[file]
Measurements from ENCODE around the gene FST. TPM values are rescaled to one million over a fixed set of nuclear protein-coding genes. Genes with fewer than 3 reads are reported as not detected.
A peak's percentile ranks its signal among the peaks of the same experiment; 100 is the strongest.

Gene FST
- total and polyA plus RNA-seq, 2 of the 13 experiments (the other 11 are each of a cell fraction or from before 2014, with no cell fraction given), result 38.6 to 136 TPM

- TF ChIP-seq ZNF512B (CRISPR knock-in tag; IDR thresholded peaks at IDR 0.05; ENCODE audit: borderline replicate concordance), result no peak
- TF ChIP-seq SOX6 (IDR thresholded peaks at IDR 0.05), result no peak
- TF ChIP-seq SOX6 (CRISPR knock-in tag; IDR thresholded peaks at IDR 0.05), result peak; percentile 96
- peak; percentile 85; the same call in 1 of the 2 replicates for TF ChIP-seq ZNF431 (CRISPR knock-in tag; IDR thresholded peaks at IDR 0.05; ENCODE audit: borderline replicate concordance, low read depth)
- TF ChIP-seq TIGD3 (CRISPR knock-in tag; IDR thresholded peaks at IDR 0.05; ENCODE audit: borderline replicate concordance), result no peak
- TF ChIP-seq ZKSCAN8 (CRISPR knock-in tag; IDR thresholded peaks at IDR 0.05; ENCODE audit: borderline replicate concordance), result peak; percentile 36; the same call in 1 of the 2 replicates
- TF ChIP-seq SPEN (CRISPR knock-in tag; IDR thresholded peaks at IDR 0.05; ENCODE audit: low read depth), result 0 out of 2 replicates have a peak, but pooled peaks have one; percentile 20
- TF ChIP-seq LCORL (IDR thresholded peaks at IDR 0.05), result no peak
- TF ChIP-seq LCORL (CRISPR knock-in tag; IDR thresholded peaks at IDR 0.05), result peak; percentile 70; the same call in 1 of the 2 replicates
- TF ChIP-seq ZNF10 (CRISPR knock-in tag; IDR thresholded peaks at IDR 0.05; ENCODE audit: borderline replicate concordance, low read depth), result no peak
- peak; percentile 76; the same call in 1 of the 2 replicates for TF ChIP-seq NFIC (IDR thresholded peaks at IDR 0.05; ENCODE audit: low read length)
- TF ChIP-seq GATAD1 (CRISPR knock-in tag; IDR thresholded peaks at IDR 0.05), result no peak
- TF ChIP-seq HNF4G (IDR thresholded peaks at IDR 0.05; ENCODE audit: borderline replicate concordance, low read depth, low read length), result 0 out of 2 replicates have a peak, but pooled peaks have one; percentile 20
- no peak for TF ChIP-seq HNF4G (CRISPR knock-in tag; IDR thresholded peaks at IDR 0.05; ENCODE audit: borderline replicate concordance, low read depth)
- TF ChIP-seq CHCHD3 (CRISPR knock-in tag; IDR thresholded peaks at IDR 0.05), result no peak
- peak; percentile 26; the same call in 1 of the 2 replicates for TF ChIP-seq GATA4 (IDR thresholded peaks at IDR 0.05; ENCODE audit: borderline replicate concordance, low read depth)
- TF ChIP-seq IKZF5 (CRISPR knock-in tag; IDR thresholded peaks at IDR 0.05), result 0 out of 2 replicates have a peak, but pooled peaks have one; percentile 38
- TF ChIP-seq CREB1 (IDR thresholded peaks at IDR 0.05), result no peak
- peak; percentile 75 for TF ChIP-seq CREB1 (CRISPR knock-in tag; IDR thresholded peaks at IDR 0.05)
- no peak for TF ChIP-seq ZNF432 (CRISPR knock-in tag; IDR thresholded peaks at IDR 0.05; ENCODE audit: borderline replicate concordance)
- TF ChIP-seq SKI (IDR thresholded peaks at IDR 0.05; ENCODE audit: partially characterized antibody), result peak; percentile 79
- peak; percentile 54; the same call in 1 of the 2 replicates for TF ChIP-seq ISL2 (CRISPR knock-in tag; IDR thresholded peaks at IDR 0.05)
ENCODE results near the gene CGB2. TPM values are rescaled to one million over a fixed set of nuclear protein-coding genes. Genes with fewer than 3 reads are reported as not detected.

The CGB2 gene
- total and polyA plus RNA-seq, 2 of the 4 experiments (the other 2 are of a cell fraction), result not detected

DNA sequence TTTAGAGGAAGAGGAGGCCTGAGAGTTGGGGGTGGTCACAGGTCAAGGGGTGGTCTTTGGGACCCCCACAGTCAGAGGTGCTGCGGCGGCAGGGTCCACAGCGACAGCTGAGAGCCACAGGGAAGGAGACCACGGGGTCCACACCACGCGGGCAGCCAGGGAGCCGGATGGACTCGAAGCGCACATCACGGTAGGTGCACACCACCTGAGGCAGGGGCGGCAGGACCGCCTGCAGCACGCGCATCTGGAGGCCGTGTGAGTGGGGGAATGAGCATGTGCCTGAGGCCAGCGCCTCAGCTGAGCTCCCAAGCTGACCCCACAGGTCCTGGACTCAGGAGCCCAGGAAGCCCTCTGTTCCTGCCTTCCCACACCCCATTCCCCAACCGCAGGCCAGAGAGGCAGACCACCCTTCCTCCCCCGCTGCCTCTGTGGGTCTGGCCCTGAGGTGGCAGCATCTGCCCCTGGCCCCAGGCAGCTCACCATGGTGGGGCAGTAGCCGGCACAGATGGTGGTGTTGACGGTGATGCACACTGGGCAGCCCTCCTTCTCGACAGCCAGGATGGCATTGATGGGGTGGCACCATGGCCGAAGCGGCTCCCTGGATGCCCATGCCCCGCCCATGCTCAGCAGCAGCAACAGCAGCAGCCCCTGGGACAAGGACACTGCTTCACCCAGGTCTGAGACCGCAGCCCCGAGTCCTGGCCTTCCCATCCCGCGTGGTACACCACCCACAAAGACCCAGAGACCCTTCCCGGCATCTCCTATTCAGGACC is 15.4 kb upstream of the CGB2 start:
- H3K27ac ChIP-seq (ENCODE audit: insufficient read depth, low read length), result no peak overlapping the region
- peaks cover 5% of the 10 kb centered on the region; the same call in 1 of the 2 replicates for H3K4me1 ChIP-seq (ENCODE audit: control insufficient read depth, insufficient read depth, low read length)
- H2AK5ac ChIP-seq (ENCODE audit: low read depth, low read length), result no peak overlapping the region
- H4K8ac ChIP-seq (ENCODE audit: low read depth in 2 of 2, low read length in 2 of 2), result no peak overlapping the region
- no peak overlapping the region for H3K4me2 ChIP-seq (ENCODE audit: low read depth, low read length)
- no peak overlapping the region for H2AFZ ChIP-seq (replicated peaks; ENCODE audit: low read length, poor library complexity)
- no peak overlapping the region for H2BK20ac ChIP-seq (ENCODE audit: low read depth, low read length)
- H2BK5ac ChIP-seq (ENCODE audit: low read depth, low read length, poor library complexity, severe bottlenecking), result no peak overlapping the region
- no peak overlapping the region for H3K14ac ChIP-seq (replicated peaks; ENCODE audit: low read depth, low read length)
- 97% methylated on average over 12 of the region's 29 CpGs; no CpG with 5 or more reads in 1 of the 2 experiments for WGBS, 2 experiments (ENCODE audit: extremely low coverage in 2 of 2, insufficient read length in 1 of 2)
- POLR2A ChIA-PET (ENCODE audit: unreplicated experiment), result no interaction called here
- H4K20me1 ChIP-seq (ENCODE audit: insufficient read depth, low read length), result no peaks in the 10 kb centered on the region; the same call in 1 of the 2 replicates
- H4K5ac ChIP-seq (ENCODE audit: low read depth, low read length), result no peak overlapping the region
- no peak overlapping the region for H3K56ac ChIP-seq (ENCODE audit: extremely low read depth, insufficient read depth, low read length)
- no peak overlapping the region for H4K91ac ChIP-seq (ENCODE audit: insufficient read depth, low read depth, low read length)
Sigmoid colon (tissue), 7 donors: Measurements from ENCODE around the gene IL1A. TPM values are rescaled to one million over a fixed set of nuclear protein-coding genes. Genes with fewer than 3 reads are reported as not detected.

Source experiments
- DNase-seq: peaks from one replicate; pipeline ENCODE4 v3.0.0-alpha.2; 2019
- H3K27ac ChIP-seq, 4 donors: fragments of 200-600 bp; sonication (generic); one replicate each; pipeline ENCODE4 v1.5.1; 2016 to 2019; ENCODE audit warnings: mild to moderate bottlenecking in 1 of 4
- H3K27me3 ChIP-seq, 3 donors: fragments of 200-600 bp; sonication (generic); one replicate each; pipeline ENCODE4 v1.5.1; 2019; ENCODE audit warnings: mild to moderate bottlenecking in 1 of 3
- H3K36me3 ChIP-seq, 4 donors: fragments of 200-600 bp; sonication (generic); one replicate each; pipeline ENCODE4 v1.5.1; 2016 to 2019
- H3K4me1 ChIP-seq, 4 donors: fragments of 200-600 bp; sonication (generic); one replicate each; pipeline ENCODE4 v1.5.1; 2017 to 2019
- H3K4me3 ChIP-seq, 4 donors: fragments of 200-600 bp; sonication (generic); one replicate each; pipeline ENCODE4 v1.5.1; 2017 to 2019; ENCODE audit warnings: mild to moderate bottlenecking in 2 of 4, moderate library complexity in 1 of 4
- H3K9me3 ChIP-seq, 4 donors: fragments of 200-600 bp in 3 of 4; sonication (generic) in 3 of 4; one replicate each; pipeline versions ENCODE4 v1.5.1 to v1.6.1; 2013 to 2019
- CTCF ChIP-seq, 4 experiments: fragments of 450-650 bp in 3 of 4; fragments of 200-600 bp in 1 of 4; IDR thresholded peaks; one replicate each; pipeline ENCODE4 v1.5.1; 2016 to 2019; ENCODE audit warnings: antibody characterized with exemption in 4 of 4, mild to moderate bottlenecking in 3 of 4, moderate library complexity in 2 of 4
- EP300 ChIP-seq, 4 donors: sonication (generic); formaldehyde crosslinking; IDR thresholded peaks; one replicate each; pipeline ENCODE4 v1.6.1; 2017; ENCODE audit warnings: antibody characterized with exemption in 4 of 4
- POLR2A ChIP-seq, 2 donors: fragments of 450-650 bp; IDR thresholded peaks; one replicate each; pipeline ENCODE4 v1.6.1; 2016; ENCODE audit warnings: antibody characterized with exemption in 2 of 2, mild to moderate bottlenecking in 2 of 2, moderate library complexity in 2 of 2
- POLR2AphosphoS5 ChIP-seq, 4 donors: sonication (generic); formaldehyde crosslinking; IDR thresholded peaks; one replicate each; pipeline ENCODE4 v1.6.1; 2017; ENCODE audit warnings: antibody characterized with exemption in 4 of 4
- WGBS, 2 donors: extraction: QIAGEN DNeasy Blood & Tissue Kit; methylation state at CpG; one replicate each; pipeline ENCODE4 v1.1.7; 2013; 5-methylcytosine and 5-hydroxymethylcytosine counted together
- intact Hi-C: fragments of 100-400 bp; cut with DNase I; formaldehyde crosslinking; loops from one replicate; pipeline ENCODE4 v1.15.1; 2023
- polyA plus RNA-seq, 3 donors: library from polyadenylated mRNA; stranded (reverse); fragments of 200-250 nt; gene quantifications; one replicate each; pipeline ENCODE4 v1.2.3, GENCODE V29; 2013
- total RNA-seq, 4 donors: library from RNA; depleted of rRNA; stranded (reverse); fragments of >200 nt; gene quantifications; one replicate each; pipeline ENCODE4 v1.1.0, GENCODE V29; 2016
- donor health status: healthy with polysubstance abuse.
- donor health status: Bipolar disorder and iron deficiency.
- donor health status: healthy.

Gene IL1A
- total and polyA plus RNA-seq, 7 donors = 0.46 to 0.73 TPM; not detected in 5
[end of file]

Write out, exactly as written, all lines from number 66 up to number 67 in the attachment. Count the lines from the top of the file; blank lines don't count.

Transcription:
Gene IL1A
- total and polyA plus RNA-seq, 7 donors = 0.46 to 0.73 TPM; not detected in 5